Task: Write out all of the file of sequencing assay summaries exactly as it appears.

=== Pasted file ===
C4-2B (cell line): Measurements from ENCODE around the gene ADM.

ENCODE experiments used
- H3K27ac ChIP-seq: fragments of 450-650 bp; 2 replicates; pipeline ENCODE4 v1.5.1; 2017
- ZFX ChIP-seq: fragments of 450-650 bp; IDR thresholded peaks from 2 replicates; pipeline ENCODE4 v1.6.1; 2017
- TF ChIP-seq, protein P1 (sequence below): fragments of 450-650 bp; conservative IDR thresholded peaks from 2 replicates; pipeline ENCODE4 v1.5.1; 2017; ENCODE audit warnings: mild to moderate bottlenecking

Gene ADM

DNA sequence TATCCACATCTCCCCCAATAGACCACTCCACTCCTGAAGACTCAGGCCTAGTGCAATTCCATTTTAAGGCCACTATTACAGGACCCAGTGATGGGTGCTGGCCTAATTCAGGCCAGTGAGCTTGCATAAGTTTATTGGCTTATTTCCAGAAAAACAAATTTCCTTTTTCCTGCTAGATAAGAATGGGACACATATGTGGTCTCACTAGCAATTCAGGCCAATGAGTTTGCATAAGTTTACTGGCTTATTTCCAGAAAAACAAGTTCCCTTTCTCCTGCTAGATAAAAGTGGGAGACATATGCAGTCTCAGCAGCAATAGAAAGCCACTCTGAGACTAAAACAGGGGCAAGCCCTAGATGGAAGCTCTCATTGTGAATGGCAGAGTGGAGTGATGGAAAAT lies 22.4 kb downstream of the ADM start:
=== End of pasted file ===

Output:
C4-2B (cell line): Measurements from ENCODE around the gene ADM.

ENCODE experiments used
- H3K27ac ChIP-seq: fragments of 450-650 bp; 2 replicates; pipeline ENCODE4 v1.5.1; 2017
- ZFX ChIP-seq: fragments of 450-650 bp; IDR thresholded peaks from 2 replicates; pipeline ENCODE4 v1.6.1; 2017
- TF ChIP-seq, protein P1 (sequence below): fragments of 450-650 bp; conservative IDR thresholded peaks from 2 replicates; pipeline ENCODE4 v1.5.1; 2017; ENCODE audit warnings: mild to moderate bottlenecking

Gene ADM

DNA sequence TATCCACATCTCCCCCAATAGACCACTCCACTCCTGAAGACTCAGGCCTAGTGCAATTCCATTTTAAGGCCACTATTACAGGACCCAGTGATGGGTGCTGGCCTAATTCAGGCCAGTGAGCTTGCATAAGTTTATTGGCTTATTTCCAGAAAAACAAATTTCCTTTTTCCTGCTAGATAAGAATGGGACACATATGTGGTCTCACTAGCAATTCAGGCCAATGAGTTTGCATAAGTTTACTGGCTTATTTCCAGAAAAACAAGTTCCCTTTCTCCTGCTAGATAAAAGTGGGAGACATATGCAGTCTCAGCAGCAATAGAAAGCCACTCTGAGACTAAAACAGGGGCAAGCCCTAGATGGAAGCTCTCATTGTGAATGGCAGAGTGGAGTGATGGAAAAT lies 22.4 kb downstream of the ADM start: